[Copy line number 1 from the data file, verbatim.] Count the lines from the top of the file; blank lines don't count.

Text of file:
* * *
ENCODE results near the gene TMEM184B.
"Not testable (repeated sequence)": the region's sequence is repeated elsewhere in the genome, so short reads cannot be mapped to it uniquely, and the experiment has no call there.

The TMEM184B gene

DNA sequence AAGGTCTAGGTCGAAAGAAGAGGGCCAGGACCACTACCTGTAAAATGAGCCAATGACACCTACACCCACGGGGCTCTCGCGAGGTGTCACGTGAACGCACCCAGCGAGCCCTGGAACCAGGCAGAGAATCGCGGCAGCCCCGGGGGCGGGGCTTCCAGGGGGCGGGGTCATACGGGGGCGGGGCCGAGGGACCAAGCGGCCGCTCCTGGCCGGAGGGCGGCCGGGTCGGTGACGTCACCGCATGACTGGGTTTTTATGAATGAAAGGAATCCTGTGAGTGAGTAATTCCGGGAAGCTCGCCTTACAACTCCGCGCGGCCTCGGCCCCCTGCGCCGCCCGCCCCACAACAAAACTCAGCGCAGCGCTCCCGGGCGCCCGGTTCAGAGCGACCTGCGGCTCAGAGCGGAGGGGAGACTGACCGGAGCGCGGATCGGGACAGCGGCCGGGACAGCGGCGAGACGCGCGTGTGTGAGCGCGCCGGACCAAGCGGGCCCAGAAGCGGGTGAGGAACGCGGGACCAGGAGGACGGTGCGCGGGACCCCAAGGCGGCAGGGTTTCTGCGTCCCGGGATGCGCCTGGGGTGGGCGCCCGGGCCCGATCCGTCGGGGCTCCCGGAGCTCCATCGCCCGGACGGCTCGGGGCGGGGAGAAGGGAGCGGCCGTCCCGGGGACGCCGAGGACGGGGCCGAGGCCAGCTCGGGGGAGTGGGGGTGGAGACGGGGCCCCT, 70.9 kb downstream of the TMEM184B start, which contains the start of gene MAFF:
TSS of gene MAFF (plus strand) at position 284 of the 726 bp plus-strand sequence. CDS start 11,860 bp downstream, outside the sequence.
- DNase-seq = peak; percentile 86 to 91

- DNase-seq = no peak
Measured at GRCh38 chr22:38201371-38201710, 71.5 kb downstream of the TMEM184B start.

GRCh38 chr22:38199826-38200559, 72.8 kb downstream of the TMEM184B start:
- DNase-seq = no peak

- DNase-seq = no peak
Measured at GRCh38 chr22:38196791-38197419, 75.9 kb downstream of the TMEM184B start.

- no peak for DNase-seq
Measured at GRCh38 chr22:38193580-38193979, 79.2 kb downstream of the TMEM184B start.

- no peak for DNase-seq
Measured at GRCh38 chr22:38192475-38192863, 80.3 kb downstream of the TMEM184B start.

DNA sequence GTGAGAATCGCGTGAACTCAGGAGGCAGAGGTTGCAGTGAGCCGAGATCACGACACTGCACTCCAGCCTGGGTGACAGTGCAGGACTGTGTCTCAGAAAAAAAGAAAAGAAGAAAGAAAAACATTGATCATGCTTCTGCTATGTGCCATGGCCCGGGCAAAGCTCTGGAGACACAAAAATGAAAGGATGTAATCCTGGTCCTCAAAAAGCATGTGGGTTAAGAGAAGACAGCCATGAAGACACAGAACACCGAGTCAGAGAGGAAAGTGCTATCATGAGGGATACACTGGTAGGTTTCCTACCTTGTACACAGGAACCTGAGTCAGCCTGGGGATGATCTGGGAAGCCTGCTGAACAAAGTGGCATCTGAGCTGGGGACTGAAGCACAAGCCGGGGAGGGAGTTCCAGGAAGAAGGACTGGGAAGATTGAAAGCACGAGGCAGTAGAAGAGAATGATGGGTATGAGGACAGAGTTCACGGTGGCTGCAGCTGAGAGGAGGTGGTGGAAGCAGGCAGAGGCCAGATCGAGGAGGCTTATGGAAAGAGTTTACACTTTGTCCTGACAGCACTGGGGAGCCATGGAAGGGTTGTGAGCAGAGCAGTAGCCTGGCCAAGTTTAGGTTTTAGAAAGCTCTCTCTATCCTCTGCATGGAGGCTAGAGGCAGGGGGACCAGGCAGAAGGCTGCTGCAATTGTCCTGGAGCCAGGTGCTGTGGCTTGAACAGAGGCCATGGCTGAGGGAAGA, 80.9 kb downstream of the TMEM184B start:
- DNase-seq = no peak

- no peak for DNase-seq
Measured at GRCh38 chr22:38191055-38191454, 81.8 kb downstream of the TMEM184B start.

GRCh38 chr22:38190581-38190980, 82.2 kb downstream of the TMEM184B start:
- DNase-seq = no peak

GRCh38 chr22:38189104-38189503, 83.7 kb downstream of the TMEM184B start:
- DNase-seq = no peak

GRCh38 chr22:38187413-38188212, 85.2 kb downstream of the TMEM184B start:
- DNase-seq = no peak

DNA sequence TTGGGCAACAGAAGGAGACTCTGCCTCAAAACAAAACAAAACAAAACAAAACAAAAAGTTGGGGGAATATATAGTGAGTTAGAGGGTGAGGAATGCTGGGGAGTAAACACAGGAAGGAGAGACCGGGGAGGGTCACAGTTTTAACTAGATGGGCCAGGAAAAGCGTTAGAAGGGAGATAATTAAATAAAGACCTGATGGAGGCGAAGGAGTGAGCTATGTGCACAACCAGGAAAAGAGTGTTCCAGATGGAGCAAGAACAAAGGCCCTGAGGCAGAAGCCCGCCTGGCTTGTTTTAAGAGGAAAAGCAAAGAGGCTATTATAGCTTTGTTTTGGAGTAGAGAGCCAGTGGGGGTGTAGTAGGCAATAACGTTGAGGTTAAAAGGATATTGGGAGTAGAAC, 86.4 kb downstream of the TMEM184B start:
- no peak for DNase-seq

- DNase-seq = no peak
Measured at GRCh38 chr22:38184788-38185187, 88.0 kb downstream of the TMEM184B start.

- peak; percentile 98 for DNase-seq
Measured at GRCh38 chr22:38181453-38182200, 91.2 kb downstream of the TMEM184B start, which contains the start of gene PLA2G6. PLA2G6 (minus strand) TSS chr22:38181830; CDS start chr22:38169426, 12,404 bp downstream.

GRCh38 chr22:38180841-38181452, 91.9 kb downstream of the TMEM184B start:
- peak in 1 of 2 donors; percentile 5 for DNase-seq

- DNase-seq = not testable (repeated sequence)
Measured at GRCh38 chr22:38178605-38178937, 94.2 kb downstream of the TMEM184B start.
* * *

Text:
ENCODE results near the gene TMEM184B.